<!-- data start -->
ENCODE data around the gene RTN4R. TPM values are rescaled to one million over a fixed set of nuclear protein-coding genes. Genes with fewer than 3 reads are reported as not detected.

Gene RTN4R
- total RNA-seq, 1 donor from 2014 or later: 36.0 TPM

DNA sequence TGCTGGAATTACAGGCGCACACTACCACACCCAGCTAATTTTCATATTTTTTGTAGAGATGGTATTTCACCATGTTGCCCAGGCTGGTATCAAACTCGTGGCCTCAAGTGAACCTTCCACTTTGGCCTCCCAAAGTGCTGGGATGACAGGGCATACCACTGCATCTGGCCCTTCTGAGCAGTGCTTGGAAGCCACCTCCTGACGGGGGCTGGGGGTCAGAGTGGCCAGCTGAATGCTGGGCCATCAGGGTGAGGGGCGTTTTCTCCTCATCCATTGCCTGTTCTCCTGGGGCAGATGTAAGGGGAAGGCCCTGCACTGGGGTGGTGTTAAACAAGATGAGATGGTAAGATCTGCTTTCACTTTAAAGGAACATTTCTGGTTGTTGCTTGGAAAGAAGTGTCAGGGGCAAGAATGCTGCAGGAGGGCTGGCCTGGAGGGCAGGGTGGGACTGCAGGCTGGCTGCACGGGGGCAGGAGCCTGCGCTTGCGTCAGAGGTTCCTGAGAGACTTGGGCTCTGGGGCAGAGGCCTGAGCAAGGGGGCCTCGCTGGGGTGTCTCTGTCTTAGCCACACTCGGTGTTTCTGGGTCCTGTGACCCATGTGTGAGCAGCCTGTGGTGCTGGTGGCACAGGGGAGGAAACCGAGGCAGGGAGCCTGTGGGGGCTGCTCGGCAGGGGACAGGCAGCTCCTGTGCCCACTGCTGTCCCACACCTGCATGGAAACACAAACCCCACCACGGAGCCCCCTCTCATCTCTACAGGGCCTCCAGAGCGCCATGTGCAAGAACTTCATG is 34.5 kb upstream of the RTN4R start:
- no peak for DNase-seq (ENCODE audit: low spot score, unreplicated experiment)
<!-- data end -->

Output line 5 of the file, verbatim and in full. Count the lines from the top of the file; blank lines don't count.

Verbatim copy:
- no peak for DNase-seq (ENCODE audit: low spot score, unreplicated experiment)